Mohd. Ahmed Ansari, J.
1. This writ petition seeks Mandamus against the State Government to retire the petitioner in accordance with law after altering the petitioner's date of birth in his service register to 6-12-1904. At present the writ petitioner is 1st grade Municipal Commissioner of Eluru with a monthly salary of Rs. 420/- and clearness allowance of Rs. 70/-. He has been in service since 9-11-1934, which would be counted for purposes of his pension. On 16-12-1958 the respondent by G. O. No. 2623/LA had admitted all the Municipal Commissioners to the benefit of the provident fund pension scheme, and these employees would also be entitled to half pension if they put in service for 25 years or proportionate pension where the service be less.
The cause for filing the petition is that the respondent by G. O. (Ms) No. 27/LA dated 5-1-1959 had informed the petitioner that he was due to retire on 12-7-1959. This date of the superannuation had been calculated on the basis of the entry in the petitioner's service register concerning his date of birth. But he claims that on 11-4-1959 he went to Palcole and verified the date of his birth in the Office of the Sub Registrar, Palacole and found it to be 6-12-1904. Thereafter in April, 1959 he submitted a petition to the State Government requesting the alteration of the date to 6-12-1904 and to continue him in service till 6-12-1950, on which date the petitioner would he completing his acre of 55 years. The request has been rejected by G. O. (Ms) No. 1294/LA dated 16-5-1959. Thereafter he has come to this Court seeking Mandamus.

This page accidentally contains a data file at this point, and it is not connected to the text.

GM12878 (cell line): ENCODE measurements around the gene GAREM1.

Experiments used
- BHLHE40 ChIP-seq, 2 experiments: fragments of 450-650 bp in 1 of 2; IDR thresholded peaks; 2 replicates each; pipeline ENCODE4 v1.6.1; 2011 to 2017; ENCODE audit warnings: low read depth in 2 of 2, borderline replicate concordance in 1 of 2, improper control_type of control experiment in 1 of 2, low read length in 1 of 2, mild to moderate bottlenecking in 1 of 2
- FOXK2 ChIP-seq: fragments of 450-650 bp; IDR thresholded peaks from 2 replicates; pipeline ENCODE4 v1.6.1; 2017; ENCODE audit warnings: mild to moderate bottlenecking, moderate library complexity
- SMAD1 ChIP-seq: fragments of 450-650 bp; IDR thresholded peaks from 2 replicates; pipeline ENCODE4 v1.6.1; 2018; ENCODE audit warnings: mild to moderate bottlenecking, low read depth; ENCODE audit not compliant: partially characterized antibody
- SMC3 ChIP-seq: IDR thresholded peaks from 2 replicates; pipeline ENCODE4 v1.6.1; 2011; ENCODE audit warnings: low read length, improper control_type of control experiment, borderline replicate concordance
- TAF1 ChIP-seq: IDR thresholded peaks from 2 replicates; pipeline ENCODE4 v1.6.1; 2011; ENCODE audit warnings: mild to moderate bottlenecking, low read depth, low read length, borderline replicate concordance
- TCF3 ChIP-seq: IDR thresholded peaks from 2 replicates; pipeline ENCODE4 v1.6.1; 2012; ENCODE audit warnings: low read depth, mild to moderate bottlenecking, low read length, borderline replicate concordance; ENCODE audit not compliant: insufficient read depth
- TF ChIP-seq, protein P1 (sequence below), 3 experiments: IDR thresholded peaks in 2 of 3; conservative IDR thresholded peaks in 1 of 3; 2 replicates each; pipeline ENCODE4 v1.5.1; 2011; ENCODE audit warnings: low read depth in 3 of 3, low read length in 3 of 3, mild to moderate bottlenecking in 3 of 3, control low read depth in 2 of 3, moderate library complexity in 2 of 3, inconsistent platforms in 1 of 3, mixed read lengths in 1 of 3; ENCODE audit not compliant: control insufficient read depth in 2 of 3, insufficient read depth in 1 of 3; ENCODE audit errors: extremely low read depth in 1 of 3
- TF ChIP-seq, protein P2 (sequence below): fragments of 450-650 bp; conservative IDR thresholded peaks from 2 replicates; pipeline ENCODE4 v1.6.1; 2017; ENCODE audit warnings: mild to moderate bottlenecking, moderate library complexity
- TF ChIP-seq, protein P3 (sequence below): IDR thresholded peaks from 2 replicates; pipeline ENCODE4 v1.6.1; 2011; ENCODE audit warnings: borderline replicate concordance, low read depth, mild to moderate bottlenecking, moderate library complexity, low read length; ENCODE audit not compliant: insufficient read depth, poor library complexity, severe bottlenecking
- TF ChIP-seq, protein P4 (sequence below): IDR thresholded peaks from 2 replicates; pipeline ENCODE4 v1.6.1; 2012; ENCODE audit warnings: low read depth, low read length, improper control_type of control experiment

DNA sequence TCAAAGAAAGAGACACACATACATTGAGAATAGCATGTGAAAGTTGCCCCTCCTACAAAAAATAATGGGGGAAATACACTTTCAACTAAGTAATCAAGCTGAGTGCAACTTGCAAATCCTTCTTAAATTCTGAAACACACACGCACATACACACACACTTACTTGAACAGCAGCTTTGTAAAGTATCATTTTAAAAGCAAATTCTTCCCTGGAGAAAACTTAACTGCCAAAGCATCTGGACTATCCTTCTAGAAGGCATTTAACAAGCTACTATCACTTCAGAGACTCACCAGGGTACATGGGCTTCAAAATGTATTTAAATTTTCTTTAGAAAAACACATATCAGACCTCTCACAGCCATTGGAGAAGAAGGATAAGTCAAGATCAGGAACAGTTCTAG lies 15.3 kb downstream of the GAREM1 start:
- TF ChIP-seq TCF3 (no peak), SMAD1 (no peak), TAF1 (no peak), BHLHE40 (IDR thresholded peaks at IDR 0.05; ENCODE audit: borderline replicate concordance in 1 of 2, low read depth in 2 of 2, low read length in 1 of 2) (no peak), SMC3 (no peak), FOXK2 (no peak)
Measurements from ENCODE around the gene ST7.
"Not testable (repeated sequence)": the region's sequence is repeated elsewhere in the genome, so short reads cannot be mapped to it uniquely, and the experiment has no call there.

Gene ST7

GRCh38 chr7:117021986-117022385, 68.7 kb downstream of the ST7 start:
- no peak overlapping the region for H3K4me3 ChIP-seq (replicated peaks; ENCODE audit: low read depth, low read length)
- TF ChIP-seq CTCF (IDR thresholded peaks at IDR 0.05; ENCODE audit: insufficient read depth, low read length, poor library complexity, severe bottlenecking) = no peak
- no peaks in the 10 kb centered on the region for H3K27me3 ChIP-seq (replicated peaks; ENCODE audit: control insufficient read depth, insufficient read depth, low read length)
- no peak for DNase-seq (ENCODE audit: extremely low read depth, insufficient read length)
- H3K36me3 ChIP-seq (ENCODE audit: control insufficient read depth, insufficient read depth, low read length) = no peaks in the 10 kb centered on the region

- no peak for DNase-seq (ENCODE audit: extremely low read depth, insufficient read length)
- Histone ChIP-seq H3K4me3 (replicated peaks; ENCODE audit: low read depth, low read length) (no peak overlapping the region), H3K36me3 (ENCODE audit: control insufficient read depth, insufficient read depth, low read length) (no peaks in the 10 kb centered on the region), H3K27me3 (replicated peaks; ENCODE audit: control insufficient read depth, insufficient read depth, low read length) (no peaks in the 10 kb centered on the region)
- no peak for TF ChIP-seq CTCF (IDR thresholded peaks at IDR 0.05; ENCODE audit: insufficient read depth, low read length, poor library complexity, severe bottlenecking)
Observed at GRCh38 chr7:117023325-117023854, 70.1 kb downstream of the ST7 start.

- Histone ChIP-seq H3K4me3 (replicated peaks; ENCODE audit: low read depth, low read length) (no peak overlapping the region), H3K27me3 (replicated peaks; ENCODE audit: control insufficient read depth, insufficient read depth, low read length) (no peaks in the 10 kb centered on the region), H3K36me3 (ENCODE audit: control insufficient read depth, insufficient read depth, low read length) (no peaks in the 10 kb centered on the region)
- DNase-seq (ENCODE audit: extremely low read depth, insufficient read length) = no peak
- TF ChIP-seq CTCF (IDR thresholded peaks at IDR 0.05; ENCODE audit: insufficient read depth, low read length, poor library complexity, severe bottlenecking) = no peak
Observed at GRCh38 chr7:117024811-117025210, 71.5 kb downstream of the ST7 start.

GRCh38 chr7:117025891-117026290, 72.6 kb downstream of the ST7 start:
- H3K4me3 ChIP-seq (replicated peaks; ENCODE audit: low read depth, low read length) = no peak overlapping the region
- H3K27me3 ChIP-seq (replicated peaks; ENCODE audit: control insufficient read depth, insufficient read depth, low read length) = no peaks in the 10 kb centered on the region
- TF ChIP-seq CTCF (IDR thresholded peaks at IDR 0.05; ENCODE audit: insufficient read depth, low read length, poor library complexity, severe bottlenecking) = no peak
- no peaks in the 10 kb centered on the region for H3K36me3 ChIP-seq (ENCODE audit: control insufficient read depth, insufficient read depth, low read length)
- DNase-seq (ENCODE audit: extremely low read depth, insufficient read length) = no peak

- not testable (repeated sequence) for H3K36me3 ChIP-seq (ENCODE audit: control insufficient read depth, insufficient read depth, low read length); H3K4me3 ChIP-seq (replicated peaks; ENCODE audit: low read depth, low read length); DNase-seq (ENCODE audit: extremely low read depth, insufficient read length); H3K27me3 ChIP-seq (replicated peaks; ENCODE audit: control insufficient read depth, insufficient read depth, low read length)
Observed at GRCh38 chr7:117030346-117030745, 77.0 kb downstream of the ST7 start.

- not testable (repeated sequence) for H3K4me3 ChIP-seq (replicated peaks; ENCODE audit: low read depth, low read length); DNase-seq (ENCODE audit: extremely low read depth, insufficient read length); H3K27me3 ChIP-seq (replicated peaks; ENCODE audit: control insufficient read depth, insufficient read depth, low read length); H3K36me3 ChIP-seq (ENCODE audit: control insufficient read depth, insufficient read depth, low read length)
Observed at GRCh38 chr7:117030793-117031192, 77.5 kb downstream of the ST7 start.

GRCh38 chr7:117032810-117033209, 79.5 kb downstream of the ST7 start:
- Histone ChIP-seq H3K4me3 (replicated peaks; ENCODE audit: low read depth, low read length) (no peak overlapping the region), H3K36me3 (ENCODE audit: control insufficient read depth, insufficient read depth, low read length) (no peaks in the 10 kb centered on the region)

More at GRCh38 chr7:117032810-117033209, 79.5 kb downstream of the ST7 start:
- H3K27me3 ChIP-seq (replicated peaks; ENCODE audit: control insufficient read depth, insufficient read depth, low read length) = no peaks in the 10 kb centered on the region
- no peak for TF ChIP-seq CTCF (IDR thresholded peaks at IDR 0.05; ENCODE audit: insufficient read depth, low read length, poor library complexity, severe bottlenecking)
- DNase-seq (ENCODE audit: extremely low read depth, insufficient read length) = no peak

2. The grounds taken in the petition shortly put are that the authorities under Note to Rule 6 of the Subsidiary Rules under Rule 74(a) of the Fundamental Rules, are bound to amend the date of birth entered in the service book kept under orders of the Local Government, and this duty the writ petitioner has a right to enforce. Ho avers that the duty had not been discharged, because by the communication of 16-5-1959 he has been directed to establish his correct date of birth in accord with law. The aforesaid letter has further been challenged as discriminatory and viola-tive of Article 14; for the date of birth of one A. Venkataswamy in his service register has been corrected through G. O. (Ms) 1323/LA dated 31-5-1958. The two questions therefore that invite decision in this writ petition are; (i) whether the Government's action is discriminatory and (ii) whether there has been failure to perform any duty which can be enforced by issue of a writ of Mandamus.